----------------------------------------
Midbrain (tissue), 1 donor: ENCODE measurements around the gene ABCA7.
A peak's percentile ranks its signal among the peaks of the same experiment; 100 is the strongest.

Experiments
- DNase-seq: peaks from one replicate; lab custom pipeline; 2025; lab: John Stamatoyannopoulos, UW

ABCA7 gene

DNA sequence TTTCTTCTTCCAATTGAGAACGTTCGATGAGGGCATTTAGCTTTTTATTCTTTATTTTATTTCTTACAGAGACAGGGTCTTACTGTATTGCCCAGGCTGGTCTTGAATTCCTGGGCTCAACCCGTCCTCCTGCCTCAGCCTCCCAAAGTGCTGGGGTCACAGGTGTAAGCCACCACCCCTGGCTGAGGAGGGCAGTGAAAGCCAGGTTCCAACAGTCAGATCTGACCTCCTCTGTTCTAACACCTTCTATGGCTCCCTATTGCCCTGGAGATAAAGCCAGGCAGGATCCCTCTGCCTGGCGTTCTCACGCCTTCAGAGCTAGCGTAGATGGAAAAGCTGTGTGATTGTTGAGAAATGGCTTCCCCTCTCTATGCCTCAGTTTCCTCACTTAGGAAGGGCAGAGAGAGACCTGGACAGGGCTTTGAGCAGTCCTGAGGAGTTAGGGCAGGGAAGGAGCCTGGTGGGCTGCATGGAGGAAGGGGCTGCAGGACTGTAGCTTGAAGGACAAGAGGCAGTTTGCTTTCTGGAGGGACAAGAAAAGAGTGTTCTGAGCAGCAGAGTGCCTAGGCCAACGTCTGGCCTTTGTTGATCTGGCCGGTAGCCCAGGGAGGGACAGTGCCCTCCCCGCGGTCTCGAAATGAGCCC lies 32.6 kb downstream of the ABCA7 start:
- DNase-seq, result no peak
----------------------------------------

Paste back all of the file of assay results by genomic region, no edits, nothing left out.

Midbrain (tissue), 1 donor: ENCODE measurements around the gene ABCA7.
A peak's percentile ranks its signal among the peaks of the same experiment; 100 is the strongest.

Experiments
- DNase-seq: peaks from one replicate; lab custom pipeline; 2025; lab: John Stamatoyannopoulos, UW

ABCA7 gene

DNA sequence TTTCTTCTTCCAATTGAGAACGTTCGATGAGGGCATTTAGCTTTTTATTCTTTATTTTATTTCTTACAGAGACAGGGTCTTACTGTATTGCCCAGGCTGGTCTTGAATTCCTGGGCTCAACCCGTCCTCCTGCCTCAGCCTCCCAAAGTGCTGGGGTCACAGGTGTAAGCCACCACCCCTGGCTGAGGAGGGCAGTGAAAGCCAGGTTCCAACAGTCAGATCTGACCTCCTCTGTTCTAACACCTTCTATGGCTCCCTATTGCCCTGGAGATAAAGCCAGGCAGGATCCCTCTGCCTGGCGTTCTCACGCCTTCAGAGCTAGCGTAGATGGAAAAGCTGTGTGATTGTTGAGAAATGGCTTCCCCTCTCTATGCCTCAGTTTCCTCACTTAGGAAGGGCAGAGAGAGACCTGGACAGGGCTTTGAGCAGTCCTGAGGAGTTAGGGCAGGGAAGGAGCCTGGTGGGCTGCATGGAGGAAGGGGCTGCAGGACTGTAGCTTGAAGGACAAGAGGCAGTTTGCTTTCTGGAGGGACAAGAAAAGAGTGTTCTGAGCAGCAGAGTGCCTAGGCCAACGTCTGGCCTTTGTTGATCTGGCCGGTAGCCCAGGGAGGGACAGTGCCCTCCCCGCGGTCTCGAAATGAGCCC lies 32.6 kb downstream of the ABCA7 start:
- DNase-seq, result no peak